When Indian hospital managements get creative, they can be an amazing source of enjoyment and pleasure for patients and their visitors.
In October 2015, in the ICU of Sola Civil hospital in Ahmedabad, doctors and nurses broke into a joyous and noisy garba dance to entertain patients who enrolled in the ICU to fight disease and death in peace and solitude.
A mental hospital in Thane, Mumbai, celebrated Valentine’s Day by handing each inmate a rose and by making him say good things about the institution. Of course, they called the TV guys.
Of course, these are rare occurrences and it is heartening to see that Indian hospital managements get creative flashes very rarely.
This was the good news. The bad news is that there are things that could shake your very core. Here’re facts and tidbits about hospitals that you should be aware of:
- Steel Yourself For The Metal Detector Test
I recommend that after a long surgery you undergo a metal detector test. Walk inside an airport or a curfew-hit area to get a metal detector test done for free.
You know why?
Because doctors use heck of a lot of crazy tools during a long surgery:
“Nurse, pass me the forceps, pinzette, panzer, intestinal clamp, trocar, nerve hook, scalpel, luxator, and 32 sponge balls. After that you may take a selfie.”
The nurse obediently passes on the tools. But there’s no computerized inventory management inside the operation theater. Nurses count manually, doctors count manually, as the assistants fool around. When the doctor is through with the surgery, he will likely be tired and depressed because the patient’s insides were so unpleasant to look at.
He may not hand over all the items back to the nurse, who may be performing a ballet by now. She too won’t count — it’s been a long surgery and she needs tea badly.
It’s safe to say that there are chances of an instrument staying inside you post surgery.
Therefore, take the metal detector test and if that doesn’t beep, you can smile. It probably means that the good doctor left a sponge ball inside you. Harmless stuff, these sponge balls.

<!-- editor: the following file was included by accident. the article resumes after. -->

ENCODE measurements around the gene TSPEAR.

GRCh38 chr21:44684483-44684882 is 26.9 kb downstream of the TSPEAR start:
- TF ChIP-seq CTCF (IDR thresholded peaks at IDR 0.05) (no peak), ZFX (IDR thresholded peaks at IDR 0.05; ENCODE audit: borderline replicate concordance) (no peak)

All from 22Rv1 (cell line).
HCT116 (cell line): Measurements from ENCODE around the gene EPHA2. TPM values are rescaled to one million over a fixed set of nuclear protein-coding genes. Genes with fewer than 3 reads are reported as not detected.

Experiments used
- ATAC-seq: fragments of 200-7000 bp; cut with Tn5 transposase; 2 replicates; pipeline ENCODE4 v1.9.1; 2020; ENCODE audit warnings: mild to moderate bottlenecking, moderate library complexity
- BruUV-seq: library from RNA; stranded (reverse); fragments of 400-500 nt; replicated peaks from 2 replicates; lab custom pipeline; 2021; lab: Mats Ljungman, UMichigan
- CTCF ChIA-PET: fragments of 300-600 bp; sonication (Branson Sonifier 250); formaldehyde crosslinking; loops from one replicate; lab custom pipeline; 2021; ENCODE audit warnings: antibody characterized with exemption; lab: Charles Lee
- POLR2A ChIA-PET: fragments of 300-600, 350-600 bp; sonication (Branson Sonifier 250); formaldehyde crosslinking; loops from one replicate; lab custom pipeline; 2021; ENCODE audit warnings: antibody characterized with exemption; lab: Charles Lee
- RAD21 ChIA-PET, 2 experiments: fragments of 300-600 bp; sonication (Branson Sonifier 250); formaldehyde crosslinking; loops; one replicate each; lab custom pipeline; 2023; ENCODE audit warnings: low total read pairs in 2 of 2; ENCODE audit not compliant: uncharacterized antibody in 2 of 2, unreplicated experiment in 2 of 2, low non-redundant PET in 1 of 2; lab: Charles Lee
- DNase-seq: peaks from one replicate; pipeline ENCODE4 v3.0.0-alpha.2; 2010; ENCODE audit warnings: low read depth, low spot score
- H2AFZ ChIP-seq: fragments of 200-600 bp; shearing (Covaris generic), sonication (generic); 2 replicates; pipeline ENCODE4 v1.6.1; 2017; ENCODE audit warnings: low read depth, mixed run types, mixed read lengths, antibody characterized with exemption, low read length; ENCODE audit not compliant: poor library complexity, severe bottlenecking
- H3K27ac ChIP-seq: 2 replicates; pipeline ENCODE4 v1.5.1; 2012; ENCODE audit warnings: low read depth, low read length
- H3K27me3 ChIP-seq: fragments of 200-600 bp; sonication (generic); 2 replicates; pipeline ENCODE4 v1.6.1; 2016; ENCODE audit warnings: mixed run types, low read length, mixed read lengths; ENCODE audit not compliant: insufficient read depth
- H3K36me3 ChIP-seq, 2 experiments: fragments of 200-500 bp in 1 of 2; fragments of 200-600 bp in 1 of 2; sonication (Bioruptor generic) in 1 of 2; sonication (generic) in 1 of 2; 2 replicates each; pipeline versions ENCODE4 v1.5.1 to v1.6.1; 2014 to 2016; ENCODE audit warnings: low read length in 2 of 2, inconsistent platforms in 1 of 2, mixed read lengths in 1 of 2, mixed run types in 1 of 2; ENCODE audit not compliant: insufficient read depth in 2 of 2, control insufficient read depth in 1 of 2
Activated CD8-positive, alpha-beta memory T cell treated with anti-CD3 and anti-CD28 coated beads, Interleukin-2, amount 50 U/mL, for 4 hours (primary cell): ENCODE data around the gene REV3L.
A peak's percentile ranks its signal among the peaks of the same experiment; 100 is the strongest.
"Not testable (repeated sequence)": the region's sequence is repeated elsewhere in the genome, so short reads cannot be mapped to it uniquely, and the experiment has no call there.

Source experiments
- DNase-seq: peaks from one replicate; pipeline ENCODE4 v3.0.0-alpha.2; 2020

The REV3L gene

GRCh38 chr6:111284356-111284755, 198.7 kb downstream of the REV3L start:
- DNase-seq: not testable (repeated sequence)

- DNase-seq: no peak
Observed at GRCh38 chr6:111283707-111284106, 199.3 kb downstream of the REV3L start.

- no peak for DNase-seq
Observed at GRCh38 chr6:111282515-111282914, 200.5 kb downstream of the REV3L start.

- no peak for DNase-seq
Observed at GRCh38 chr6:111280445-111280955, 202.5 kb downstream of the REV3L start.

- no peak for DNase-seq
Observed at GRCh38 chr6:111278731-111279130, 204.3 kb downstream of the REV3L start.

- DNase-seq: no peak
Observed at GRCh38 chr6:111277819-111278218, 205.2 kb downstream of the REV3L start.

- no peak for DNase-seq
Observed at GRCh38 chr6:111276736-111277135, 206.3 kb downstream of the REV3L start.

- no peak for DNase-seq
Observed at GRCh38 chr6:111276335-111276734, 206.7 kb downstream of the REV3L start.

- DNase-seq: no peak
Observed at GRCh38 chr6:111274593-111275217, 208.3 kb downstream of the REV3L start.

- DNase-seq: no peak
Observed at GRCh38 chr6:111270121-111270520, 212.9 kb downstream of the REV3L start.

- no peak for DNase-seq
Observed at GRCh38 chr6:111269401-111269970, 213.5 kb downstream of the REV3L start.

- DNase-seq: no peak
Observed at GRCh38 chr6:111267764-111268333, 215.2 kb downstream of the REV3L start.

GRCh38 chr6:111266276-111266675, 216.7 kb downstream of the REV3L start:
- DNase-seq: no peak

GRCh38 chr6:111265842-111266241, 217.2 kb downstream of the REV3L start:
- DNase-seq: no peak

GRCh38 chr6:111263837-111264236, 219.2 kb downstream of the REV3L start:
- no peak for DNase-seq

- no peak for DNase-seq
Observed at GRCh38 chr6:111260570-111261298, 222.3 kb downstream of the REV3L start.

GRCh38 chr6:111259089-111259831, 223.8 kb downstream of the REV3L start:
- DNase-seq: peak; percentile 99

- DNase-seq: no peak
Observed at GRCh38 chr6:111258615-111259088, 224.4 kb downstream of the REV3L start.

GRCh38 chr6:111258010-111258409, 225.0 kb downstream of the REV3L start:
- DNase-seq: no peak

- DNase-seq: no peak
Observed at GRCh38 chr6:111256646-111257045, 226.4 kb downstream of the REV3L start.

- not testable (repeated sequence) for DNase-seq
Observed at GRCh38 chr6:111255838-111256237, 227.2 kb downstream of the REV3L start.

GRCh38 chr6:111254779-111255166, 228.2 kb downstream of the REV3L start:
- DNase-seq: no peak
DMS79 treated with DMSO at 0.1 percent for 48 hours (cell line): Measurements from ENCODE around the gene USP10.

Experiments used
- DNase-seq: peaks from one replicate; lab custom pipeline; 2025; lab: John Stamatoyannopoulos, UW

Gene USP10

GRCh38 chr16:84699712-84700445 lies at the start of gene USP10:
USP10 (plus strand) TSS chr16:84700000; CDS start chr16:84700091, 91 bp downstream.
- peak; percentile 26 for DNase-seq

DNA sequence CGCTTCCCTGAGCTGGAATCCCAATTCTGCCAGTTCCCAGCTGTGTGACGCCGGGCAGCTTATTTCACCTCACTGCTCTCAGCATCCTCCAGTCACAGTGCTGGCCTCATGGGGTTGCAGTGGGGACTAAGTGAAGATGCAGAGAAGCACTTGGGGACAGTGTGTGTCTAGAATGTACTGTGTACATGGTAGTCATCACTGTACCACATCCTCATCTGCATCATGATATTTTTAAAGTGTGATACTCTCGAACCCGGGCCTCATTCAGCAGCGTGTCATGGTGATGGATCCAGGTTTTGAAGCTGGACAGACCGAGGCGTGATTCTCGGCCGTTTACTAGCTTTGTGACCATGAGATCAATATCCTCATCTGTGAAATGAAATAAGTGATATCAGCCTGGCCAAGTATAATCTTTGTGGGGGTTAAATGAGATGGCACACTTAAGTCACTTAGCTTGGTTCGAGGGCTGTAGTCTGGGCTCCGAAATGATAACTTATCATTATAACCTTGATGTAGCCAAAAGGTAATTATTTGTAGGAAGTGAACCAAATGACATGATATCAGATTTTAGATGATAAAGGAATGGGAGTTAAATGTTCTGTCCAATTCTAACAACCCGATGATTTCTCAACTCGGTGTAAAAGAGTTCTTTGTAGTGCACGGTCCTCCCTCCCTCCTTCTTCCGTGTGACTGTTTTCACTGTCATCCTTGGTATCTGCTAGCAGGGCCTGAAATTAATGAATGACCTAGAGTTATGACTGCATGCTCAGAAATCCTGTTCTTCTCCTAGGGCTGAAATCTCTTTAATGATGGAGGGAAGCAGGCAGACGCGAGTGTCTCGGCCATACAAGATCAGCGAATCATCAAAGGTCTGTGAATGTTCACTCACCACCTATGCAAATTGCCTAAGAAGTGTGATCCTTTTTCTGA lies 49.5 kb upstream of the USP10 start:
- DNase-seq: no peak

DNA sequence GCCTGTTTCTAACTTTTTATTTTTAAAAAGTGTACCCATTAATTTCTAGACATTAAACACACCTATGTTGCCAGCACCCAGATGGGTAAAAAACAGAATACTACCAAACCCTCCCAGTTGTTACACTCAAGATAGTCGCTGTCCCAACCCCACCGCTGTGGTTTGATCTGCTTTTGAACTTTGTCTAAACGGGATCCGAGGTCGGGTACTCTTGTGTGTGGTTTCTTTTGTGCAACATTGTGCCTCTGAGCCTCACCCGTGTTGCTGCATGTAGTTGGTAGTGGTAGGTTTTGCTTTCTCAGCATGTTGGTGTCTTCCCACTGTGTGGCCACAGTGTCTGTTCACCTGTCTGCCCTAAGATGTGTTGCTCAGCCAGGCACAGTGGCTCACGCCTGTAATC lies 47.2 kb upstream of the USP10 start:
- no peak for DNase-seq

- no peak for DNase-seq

Also, remember that after every surgery you are prone to falls, lung collapse, blood clots, breathing failure, accidental cuts and wounds that unstitch suddenly. It all depends on how experienced your doctor is — therefore, choose an experienced surgeon.
- Deadly Gas Bubbles
Heard of air embolism or gas embolism? It means that air has entered your vein or artery and blocked it. These air bubbles can travel to the heart or brain and and cause strokes and respiratory failure.
Air bubbles can get injected from a variety of sources such as catheter, IV, syringe, and during surgery. God be with you if you’re being handled by an inattentive nurse during surgery. Therefore, insist that an experienced nurse takes care of you during the surgery and after. You’re paying through your nose, why end up buying deadly air bubbles?
- Gifted Doctors
It’s an open secret that big pharma manufacturers incentivize doctors into recommending their medicines. The incentives can take the form of gifts, money or holidays/cruises — whatever the doctor orders.
That’s how gifted our doctors are.
The same can hold true for hospital managements.
So, there’s a lot of motivation going behind the the medicines that your doctor writes on your prescription sheet.
Think about it — has your doctor ever recommended a generic drug, which is as effective as its branded counterpart, but priced at about 30% of it?
The likely answer will be NO.
So, ask your doctor to recommend a generic or a cheaper medicine that contains the same ingredients as the one he’s written out for you.
- The Superbugs
Hidden deep inside the reassuring disinfectant smells of a hospital, lurk superbugs. These superbugs are even resistant to last-resort antibiotics. Once these bugs latch on to you, they will likely cause pneumonia, respiratory problems, and other evil problems. If the superbug penetrates the patient, there can be hell to pay.
To avoid superbugs, here’s some advice for patients (and visitors):